Mr. VALENTI. Mr. Chairman, my time is obviously very brief. We have a total of 20 minutes, and that's only a fragment of time, and I am going to get on with this. I will begin at the very beginning.

As you know, in 1971, in order to hasten the passage of the copyright legislation, negotiations were begun at that time between the broadcasters, copyright owners and cable systems. Those meetings, as you know, were sponsored by Chairman Burch of the FCC and Dr. Whitehead of the Office of Telecommunications Policy at the White House.

In November of 1971, the now famous consensus agreement was signed by all three groups. There were compromises made in those three positions, Mr. Chairman; each side gave up something in order to reach an agreement in what we thought was an absolutely essential agreement before copyright legislation could speedily pass the Congress.

As a result of this agreement, most distant signal carriage restrictions were lifted. Cable systems were permitted to import programs from distant cities. The freeze was off and expansion of cable had Legun.

Now, all parties to this agreement pledged themselves to support the concept of a speedy passage of the legislation, and also the concept of an arbitration tribunal that would be put in the bill if the parties could not agree on a private schedule of fees.

Now let me read to you the specific paragraph in the consensus agreement which nails down and fastens down this kind of support that all three parties gave. "Unless a schedule of fees covering the compulsory licenses or some other payment mechanism can be agreed upon between the copyright owners and the CATV owners in time for inclusion in the new copyright statute, the legislation would simply provide for compulsory arbitration failing private agreement on copyright fces.”

Shortly after the consensus agreement was signed, Chairman Burch wrote Senator McClellan and said: “We believe that the adoption of the consensus agreement will markedly serve the public interests."

On the 31st of January, Senator McClellan replied to Chairman Burch, and I would like to quote from that letter, because I think it is important in this aspect of the arbitration tribunal. Senator McClellan to Chairman Burch; “As I have stated in several reports to the Senate in recent years, the CATV question is the only significant obstacle to final action by the Congress on a copyright bill. I urged the parties to negotiate in good faith to determine if they could reach agreement on both the communications and copyright aspects of the CATV question. I commend the parties for the efforts they have made, and believe that the agreement that has been reached is in the public

interest and reflects a reasonable compromise of the positions of the various parties."*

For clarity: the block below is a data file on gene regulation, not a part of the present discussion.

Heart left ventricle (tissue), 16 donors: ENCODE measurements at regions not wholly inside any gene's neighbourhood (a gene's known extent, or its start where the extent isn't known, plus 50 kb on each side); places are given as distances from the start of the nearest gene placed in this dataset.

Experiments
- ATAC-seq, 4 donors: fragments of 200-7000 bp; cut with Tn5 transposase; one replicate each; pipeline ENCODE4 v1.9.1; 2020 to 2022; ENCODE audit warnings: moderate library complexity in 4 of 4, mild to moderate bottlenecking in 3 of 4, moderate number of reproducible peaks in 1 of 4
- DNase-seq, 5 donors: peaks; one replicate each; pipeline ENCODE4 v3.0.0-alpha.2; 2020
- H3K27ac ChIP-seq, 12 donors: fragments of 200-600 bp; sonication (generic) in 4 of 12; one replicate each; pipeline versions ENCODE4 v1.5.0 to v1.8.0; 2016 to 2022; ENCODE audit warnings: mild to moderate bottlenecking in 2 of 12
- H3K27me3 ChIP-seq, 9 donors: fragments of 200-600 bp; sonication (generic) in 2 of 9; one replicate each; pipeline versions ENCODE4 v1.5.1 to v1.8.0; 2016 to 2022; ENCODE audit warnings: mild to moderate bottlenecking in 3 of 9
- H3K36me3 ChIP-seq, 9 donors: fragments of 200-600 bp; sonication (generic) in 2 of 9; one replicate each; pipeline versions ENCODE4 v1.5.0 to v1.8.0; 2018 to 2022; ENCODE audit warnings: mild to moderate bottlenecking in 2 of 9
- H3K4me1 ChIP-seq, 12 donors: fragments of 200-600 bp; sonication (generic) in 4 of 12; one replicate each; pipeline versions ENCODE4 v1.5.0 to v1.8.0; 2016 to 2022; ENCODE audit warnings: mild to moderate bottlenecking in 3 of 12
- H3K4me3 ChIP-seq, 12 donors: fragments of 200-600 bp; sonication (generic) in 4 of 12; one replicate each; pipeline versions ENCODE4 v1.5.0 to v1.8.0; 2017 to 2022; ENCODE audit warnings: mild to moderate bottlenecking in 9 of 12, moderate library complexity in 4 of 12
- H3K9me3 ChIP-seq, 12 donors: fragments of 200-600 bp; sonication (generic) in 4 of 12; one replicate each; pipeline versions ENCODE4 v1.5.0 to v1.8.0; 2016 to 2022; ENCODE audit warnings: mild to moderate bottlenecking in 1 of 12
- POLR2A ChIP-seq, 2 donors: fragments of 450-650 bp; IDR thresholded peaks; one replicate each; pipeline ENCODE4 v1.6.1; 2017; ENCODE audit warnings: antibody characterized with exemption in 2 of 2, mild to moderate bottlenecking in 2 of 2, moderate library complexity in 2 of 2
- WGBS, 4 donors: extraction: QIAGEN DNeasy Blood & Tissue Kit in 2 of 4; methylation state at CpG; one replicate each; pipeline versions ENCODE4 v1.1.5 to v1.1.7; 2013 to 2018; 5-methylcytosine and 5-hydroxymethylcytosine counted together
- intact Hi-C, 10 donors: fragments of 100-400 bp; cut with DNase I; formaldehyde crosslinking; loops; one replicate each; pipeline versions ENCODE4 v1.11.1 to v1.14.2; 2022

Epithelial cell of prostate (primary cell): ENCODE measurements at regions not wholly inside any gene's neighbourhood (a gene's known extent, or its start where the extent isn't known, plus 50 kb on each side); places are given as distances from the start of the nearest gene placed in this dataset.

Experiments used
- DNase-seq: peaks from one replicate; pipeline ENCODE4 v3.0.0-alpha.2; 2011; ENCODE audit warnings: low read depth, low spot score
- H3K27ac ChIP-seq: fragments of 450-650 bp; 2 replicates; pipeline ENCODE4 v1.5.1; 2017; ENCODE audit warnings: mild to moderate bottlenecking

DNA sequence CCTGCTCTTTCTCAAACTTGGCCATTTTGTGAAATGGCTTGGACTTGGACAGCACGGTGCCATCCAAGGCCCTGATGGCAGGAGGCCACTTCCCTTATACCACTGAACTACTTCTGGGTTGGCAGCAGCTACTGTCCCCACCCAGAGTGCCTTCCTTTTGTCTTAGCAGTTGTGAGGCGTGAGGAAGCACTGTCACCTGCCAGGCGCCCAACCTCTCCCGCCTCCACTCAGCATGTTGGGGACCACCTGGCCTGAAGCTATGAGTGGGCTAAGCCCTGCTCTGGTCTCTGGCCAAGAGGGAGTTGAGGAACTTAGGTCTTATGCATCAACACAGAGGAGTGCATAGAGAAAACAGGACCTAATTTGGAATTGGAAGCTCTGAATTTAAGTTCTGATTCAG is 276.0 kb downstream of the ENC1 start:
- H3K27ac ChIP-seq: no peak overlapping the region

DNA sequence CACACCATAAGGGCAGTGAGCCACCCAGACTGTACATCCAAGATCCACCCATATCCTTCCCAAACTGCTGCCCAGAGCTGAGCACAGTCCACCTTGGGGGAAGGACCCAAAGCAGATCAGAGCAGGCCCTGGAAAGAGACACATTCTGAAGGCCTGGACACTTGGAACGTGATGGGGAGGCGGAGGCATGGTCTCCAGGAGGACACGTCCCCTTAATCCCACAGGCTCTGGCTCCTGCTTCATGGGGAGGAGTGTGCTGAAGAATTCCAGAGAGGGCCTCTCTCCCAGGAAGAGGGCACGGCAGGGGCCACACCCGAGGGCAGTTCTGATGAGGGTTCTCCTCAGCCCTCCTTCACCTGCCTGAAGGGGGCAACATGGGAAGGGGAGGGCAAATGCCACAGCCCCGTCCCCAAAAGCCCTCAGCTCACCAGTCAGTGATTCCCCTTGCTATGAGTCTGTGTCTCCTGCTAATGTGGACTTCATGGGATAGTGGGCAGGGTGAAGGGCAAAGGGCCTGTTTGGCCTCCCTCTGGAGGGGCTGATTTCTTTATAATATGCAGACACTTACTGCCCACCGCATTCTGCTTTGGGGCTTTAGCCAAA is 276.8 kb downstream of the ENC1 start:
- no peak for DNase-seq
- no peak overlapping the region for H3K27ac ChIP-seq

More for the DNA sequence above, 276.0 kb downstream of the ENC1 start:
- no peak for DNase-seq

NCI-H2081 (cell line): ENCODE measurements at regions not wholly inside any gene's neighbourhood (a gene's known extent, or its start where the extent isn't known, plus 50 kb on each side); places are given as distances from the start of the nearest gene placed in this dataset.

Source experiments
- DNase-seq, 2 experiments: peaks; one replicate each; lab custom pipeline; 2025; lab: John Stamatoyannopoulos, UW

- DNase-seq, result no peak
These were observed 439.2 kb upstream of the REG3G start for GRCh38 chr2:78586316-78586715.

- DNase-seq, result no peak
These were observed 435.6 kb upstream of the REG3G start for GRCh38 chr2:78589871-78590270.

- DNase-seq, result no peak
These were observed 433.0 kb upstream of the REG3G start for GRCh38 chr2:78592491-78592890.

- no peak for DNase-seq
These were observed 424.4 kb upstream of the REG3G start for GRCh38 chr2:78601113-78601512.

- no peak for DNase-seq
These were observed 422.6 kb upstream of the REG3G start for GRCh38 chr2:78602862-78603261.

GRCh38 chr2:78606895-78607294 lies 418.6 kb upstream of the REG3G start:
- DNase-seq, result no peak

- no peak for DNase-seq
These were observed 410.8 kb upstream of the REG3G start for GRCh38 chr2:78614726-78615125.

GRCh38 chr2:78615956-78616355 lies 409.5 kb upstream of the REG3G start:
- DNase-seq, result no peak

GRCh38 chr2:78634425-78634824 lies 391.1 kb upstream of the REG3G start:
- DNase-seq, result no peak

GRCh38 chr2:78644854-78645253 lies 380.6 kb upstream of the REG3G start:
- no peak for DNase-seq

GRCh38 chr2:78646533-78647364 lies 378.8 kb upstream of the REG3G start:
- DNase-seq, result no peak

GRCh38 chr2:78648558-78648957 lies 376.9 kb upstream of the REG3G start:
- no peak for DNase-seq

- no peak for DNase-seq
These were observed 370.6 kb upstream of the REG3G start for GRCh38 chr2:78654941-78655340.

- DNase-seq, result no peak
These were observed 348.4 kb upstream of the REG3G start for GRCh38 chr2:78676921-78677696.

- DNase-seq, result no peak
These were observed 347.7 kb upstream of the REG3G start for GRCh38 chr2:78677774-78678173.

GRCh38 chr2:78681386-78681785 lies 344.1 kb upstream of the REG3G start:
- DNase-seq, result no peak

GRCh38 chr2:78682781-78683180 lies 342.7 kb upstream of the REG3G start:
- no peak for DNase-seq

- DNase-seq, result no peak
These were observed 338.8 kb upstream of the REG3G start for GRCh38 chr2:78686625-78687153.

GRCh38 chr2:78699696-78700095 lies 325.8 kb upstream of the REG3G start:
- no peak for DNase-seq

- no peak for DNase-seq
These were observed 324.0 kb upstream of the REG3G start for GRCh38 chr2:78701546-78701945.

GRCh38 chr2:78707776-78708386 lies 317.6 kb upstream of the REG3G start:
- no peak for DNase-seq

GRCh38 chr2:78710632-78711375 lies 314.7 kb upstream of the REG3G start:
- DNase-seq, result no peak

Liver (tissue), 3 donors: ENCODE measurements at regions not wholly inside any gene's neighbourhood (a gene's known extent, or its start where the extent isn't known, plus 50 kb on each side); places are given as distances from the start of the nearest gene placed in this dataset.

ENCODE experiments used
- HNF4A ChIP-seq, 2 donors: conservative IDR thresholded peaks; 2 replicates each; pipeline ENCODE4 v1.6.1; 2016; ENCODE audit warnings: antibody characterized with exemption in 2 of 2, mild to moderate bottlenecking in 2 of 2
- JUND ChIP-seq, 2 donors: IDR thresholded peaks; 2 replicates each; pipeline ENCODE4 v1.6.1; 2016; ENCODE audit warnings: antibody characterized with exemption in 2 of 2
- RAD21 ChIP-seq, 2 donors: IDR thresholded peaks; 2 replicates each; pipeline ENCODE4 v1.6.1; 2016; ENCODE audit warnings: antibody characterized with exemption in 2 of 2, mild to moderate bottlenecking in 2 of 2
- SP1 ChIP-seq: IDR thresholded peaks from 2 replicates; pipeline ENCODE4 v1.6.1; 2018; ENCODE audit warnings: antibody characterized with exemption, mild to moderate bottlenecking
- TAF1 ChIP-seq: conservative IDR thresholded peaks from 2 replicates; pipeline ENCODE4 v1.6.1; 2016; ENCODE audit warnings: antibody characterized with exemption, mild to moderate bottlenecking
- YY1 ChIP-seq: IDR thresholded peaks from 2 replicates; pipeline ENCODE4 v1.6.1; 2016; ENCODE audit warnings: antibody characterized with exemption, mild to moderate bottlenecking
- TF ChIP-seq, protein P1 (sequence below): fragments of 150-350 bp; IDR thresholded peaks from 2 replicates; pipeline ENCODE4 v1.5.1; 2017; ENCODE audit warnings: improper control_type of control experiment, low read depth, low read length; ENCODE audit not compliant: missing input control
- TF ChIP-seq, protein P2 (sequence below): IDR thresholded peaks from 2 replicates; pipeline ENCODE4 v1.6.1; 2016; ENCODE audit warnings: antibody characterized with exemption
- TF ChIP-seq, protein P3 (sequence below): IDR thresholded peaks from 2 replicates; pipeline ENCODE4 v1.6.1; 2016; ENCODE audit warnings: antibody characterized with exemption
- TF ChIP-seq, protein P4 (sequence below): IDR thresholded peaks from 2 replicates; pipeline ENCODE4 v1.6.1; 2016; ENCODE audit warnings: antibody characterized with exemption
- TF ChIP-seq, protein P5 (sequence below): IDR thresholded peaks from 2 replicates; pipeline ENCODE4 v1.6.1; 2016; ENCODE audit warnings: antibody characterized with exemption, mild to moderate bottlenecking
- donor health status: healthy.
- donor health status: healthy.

Now, shortly thereafter, John Gwin who was the Chairman of the Board of NCTA communicated with the Committee of Copyright Owners and asked our support in implementation of all the provisions of the consensus agreement and particularly the support of copyright owners in opposing any reconsideration of the FCC's report and order's unfreezing the carriage of distant signals.

Now, we agreed to that and we agreed to it for a very special reason which we reported to Chairman Burch. We told Chairman Burch, we told the Chairman that since all parties had agreed to support the consensus agreement, and in view of the exchange of letters between Chairman McClellan and Chairman Burch, the copyright owners were satisfied that the legislation implementing the consensus agreement would go forward and that all parties would support the consensus agreement and redeem their pledges of support for that provision which calls for the arbitration tribunal.

Therefore, the copyright owners said, we have no objection and we will not oppose the unfreezing order put out by the FCC.

Now these rules went into effect, as you well know, on March 31, 1972.

Thus the copyright owners received no benefits in the consensus agreement and the cable systems received all that they had bargained for. Negotiations began immediately, Mr. Chairman, as the consensus agreement ordered, if we could find a private agreement on a fee schedule that we could present to you for inclusion in the bill.

Now, the consensus agreement ordered this, and both sides sat down to talk, but it became very clear that once the unfreezing systems

*[Editor's note : A letter from Chairman John L. McClellan to Chairman Dean Burch, dated May 5, 1972 follows:]

MAY 5, 1972. Hon. DEAN BURCH, Chairman, Federal Communications Commission, Washington, D.C.